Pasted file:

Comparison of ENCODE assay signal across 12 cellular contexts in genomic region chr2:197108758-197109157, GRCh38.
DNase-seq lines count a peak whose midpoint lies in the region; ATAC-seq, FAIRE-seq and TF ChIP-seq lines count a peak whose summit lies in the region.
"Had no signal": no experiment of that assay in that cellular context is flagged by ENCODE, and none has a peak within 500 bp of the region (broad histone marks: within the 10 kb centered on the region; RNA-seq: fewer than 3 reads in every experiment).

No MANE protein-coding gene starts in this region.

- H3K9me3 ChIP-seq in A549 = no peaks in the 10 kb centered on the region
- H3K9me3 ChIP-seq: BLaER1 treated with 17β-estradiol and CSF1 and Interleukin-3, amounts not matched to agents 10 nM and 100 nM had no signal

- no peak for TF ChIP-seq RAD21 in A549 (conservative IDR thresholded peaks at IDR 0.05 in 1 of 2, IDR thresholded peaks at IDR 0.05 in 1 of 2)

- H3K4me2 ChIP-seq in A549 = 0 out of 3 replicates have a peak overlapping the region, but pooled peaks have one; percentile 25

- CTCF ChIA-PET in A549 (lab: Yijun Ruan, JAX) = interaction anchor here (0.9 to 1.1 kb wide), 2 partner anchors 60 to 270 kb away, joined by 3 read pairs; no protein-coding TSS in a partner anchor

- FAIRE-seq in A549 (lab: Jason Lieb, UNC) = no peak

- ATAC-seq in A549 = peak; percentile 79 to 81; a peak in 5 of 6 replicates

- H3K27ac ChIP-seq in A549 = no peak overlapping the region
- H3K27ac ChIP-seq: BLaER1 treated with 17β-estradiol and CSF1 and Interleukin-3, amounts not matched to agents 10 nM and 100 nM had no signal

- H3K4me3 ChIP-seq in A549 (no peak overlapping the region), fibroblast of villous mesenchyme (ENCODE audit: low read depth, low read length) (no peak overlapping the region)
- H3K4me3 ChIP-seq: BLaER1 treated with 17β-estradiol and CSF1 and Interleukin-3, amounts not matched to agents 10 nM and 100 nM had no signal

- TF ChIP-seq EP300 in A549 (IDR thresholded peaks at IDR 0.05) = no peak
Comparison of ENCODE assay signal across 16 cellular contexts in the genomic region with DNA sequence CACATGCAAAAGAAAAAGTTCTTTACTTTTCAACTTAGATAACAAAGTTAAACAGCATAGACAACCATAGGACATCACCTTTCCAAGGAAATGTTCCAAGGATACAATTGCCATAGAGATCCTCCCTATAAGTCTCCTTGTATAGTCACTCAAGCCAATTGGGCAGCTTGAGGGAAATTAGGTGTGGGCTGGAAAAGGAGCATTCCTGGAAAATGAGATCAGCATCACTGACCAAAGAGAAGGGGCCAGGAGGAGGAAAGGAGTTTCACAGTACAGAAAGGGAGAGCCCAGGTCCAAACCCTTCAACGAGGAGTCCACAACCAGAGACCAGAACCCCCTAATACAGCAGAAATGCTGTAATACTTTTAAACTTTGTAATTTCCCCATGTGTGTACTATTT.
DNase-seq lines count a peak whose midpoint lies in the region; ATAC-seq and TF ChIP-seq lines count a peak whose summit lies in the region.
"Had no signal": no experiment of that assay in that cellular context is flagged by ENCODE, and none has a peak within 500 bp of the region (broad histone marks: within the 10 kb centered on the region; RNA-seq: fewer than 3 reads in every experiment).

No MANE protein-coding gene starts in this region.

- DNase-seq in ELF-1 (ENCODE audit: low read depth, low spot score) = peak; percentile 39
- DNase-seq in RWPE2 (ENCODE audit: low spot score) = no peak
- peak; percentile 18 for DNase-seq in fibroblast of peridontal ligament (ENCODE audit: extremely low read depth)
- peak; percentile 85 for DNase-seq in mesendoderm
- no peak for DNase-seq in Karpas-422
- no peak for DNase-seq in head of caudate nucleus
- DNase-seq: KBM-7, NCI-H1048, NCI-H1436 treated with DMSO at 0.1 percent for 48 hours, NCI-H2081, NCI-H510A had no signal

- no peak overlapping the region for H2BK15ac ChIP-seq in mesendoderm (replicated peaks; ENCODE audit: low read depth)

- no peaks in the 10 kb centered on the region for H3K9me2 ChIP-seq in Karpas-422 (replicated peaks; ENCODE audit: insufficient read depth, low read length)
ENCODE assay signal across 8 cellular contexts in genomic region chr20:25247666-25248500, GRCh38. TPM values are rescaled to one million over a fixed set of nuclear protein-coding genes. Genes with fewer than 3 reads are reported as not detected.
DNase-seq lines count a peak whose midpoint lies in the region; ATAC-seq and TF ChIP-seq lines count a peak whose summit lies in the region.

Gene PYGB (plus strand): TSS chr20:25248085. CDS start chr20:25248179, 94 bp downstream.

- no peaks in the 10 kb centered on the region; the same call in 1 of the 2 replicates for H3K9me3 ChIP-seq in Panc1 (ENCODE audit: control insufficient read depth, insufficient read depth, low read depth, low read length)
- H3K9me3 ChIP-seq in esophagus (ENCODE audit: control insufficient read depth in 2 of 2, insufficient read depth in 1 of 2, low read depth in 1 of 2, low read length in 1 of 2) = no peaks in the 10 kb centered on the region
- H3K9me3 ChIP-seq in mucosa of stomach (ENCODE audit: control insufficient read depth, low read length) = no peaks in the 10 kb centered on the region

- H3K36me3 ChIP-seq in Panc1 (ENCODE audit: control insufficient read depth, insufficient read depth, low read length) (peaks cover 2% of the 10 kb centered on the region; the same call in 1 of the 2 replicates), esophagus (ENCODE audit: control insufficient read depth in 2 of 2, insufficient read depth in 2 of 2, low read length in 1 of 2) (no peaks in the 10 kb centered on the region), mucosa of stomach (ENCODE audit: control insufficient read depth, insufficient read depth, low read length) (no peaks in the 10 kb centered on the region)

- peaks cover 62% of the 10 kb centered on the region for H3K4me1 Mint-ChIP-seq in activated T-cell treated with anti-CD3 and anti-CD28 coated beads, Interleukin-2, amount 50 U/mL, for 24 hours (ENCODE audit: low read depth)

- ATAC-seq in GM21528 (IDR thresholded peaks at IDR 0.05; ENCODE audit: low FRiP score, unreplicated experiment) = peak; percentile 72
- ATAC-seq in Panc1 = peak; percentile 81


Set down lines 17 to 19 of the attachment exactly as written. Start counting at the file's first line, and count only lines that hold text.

Comparison of ENCODE assay signal across 16 cellular contexts in the genomic region with DNA sequence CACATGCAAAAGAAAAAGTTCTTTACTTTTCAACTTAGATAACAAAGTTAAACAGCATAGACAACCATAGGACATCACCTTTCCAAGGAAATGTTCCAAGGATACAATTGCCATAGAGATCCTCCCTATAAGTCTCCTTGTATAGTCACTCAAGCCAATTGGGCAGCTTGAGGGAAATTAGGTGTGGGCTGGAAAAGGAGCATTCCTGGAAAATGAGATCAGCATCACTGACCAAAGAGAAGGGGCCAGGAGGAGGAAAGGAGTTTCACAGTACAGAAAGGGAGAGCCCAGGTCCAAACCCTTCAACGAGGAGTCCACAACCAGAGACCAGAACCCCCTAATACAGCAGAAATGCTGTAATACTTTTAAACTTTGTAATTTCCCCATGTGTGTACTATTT.
DNase-seq lines count a peak whose midpoint lies in the region; ATAC-seq and TF ChIP-seq lines count a peak whose summit lies in the region.
"Had no signal": no experiment of that assay in that cellular context is flagged by ENCODE, and none has a peak within 500 bp of the region (broad histone marks: within the 10 kb centered on the region; RNA-seq: fewer than 3 reads in every experiment).